We go to Mars not to tell the world that Earth is bad, but to tell the solar system that humanity is good. That we can shed our feuds and our nationality and move forward. That our step away from our home is a step of maturation, the first step of a child becoming an adult. Sure, we pooped in our diapers. That’s what kids do. But on Mars, we become the species we were meant to be. Not politics, no war, no money, no racism, no nationality. So while Elon may be embracing his inner child and making toy rockets, humanity must embrace its inner adult and get ourselves to Mars while there’s still a human race to save.

 

Sevara #1 first review!

I was thrilled to read the first review of Sevara #1 for a few reasons. First, it was nice to see that many of the things that I had intended to get to the audience were not lost on reviewer Jodi Scaife over at Fanboy Comics, a comprehensive pop-culture site with some twenty active bloggers and reviewers. First off, I wanted to make the world of Sevara really brutal, like Game of Thrones brutal. Not only that, but the brutality is aimed at everyone, not just our barely-clothed heroes. Their entire world is corrupted, evil is everywhere. Jodi writes,

When a young woman dares to run away from the palace, the king retaliates by cutting off the villagers’ water supply, condemning them to death by dehydration if the runaway is not found within three days.

Jodi was thrown off by how different issue 1 is from issue 0. That’s on purpose. Sevara is a woman who is lost in time. She wakes up from a fifty-thousand year sleep, and finds that her memories have somehow corrupted the future. Sevara has no idea how that happened, and she has no friends or fancy technology to save her. She’s trapped in a medieval era, and discovering everything for the first time just like the readers are. The robots and destruction from issue #0? We’ll get to that later, much later. Kind of like Quantum Leap, Sevara goes into stasis every time she thinks she’s save the world, only to find that it’s still all messed up. So this is going to happen over and over again throughout the series. In stead of going to new worlds, we go to new times, with new challenges.

Not in Kansas anymore.
Not in Kansas anymore.

Another thing about Sevara is that it’s about strong women, and Sevara is so sure about herself (she’s thousands of years old) that she doesn’t really care how she dresses by this point. Jodi was worried, and she has a right to. The Josh Chinsky cover is extreme, and from the beginning we get Alathea running away from Mitan in a very skimpy outfit. Jodi writes,

The cover image of Sevara worried me a little.  I feared that the proposed tale of female empowerment would actually be a cheesecake fest; however, the creators proved me wrong, because while the costumes are a bit on the skimpy side, both men and women (at least amongst the prones) receive equal treatment.

But Sevara’s a goddess, and doesn’t care what other’s think of her, not at this point in the story. That being said, her revealing costume is not to please and tantalize  the reader, is it is in so many other comics. Sevara’s muscles are ripped throughout the whole book, and she’s acting natural.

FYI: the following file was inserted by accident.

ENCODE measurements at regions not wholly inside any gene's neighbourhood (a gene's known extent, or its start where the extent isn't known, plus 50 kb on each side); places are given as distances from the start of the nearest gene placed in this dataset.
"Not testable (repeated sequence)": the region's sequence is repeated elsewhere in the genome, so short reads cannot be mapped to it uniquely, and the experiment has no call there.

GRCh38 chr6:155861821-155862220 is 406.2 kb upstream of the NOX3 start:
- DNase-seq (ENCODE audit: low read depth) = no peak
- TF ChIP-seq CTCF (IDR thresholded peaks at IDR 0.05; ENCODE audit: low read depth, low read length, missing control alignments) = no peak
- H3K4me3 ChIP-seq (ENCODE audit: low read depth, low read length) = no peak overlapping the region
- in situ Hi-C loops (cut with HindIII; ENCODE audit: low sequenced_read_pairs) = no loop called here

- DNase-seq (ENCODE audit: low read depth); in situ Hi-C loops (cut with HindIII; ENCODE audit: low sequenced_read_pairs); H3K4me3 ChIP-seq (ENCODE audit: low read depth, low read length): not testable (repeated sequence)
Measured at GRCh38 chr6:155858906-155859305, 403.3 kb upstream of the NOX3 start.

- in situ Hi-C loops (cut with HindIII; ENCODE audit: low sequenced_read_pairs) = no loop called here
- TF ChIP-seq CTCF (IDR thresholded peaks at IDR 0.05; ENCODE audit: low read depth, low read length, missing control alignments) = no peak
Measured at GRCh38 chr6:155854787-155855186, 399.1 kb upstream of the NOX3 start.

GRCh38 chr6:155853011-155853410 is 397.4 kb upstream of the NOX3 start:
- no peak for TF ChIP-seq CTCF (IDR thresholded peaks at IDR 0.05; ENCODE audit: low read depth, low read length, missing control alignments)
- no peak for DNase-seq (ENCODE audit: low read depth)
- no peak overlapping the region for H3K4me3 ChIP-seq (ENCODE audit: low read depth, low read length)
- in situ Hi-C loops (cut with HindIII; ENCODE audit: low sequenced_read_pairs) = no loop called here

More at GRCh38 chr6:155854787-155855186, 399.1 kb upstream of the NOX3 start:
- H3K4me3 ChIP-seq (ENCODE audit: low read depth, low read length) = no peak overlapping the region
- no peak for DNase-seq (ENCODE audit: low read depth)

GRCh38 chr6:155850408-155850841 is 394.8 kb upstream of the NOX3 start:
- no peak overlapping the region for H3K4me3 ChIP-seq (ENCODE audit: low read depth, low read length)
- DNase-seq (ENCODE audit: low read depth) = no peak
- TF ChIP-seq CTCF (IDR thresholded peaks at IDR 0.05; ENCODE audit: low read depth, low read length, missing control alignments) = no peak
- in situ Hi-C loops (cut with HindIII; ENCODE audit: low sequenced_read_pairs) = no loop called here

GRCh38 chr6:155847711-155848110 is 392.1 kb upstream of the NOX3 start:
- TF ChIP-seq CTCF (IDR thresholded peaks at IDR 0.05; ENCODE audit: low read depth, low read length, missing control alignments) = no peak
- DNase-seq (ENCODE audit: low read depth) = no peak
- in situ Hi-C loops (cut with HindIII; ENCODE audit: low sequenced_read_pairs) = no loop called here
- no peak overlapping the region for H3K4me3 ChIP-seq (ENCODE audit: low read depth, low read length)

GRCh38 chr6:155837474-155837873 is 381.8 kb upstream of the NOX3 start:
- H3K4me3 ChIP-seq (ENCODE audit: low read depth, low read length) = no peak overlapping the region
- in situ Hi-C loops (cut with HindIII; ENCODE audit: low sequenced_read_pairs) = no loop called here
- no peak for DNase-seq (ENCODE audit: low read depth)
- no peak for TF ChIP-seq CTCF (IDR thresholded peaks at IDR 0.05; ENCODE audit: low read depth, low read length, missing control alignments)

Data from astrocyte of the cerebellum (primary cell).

Sevara rescues the slave girl and gives her powers
Sevara rescues the slave girl and gives her powers

There’s no awkward poses to show extra TNA. In the panel above, Andre gives Sevara her own agency instead of making her pose for the picture.

And what about the cliffhanger? Well, issue #1 has a killer ending. I mean, I want people to buy the next issue, right? (which should come out August 5 on ComiXology….).

Check out Jodi’s review here.

Knowing your audience – what women want

My audience?
My audience?

In the process of writing and creating my first comic book, I had no idea who my future readers would be. As a 38-year-old man, I’ve long since lost touch with the world of today’s teenager or even twenty-something. Facebook statistics helped me understand my reader’s demographic and focus my marketing, as well as adjust the tone and themes of future issues.

I wrongly assumed that my major audience would be 28-year-old men. I just took my own age, hacked of 10 years, and figured, ‘sure, a younger version of me would love to read this, because I’m the one who’s writing it’. Not only that, but my main promotional image features an full frontal shot of an extremely beautiful, and barely clothed, goddess. I assumed that %75 of my readers would be men.

My Facebook fans
My Facebook fans

I was partly right. %77 of my Facebook fans are men. The age set weighed heavily in favor of the 18-24 range, with strong representation in the 25-34 range and a healthy number of 35-44 year olds. The number of people reached and people engaged is about the same, because they are drawing on my fan base. But when I look at my ads, who reach out into all of Facebook, I see a different story.

Initial ad campaign reaches more women then men
Initial ad campaign reaches more women then men

When I began to promote my comic’s ComiXology link with Facebook ads, my adsets featured images of the same strong beautiful women as in my comic. I figured %77 of those clicking on the images would be men. Yet when I looked at the statistics, I found that only a little less than half of the clicks to my ComiXology page were women. At some parts of the campaign, men and women were at 50/50. On top of that, the overwhelming majority of those who clicked the ads were in the 13-24 range. Almost no one else clicks, ever.

first ad campaign showing clicks
My first campaign’s clicks to website – almost 50/50 men and women

Maybe it has a lot to do with the images that I selected. They women are in poses that display strength, and sexuality without sleaziness. Indiecomix.net reviewer Derrick Crow remarked that Sevara’s design has, “a sexualized look but not once did I see her in a sexual light.”

A sample adset image
A sample adset image

At the Middle East Film and Comic Con in Dubai, I found even more gender differences while ‘manning’ my booth in artist alley. Roughly %70 of my sales of the preview book ‘The Art of Sevara’ were to women. And at this convention, most of the women were college students from Kuwait, Qatar, the UAE, or Saudi Arabia, dressed in partial or full-body hijab. I finally stopped trying to interact with the male young browsers, who never bought anything, and focused all my attention on selling to the women.

Strong. Female. Character.
Strong. Female. Character.

Maybe the men were embarrassed to pick a book with such a striking woman on the cover? But the women felt right at home with a copy of Sevara in their hands. They wanted to look at images of strong beautiful women, and read stories about strong beautiful women. That’s what I try to deliver in Sevara, I just never realized how thirsty my female audience was for women they could connect with.

My true audience
My true audience